Drivers in rail crossing death gamble
MORE than 20 drivers who ignored flashing warning lights and drove round barriers at a Suffolk railway crossing were condemned as irresponsible today.Motorist Maggie Williamson said she looked on in disbelief as, despite the danger signs, cars and vans weaved through the crossing outside the Westerfield Railway pub.
MORE than 20 drivers who ignored flashing warning lights and drove round barriers at a Suffolk railway crossing were condemned as irresponsible today.
Motorist Maggie Williamson said she looked on in disbelief as, despite the danger signs, cars and vans weaved through the crossing outside the Westerfield Railway pub.
Mrs Williamson estimated around 25 drivers ignored the stop signs after the barriers remained down for around ten minutes.
Today, acting sergeant Paul Thompson, of the British Transport police at Ipswich railway station, said ignoring warning lights, even if you believed the bars or gates were stuck, was illegal.
Sgt Thompson said: "The flashing lights are the same as a traffic signal. Although it is dangerous to ignore them on a normal road, that danger is increased substantially because trains are unable to stop immediately."
Only last November at Ufton Nervet, Berkshire, seven people were killed when a passenger train derailed after smashing into a car.
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Sgt Thompson said a collision at Westerfield with a goods or passenger train could also end in tragedy.
He said: "It would be likely the driver of the vehicle would be killed and the train derailed."
His colleague Pc Phil Harrod echoed the warning and said: "It is very dangerous for people to put their lives, and the lives of others on the railway, at risk. The red lights and barriers are there for a reason. If we find anyone doing it we will pursue the matter very seriously."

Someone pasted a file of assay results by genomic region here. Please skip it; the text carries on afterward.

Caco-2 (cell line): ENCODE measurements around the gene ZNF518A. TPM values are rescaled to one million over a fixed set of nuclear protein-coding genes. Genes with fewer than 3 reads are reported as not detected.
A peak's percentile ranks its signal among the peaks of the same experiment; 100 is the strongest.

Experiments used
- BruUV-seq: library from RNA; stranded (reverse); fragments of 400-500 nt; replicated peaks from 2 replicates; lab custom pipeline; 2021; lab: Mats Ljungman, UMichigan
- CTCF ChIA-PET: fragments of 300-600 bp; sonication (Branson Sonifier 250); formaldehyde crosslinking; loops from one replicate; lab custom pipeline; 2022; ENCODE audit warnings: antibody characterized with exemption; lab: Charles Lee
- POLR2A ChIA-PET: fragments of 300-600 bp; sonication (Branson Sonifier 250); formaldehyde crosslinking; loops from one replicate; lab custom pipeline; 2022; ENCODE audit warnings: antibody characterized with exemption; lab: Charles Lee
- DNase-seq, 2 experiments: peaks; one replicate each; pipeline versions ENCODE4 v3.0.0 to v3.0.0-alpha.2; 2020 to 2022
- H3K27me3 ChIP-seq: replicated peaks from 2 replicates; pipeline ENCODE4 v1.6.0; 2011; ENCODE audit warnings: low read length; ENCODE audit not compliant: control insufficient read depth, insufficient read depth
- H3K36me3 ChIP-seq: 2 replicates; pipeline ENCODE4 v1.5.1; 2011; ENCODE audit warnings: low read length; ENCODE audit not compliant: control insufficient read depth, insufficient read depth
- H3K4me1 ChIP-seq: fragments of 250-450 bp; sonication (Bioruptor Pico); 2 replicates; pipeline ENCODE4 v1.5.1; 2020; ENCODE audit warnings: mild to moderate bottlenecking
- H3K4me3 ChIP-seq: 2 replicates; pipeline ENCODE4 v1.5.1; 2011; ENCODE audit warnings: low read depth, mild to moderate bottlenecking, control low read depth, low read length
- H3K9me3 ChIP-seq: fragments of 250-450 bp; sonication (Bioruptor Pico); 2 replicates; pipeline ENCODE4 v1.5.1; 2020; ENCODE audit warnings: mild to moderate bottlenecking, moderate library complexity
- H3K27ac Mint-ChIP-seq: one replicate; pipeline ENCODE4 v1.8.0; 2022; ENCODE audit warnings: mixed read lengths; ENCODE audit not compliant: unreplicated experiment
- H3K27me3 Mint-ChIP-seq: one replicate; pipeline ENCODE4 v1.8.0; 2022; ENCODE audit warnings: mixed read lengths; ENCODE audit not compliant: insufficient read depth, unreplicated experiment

The incident at Westerfield occurred as Mrs Williamson and her husband, Joe, were driving towards Ipswich at 7.50am yesterday.
Mrs Williamson, who lives in Westerfield, said: "I couldn't believe it. It was irresponsible. In the morning there is often a goods train that comes through and they come through quite fast.
"There was a lot of traffic. We were way, way down the road. A lot of cars were turning and going back. As we got closer to the crossing people were weaving through it. A good couple of dozen vehicles went across. There was definitely nobody waving them through.
"One car came round the barriers and he had a van right behind him as they came across together.
"You can't see for a long way as the track curves round there. It's very dangerous."
Mrs Williamson said rather than risk a crash, she and her husband turned their car round and took a detour through Tuddenham to complete their journey.
It is believed a train, which triggered the crossing gates, was in the vicinity, although it may have been stationary at the time. There were no reports of the barriers being stuck.
Jenny Sacre, spokeswoman for Network Rail said: "It is very unusual for that crossing to be down for that length of time. We will be investigating what happened. Even though the barriers were down, people should not have been zig-zagging through them."
n If you see anyone ignore warnings at a level crossing telephone the British Transport police on 01473 601978.
n What do you think should happen to people who endanger the lives of others on level crossings? Write to Your Letters, Evening Star, 30 Lower Brook Street, Ipswich, IP4 1AN or send us an e-mail to email@example.com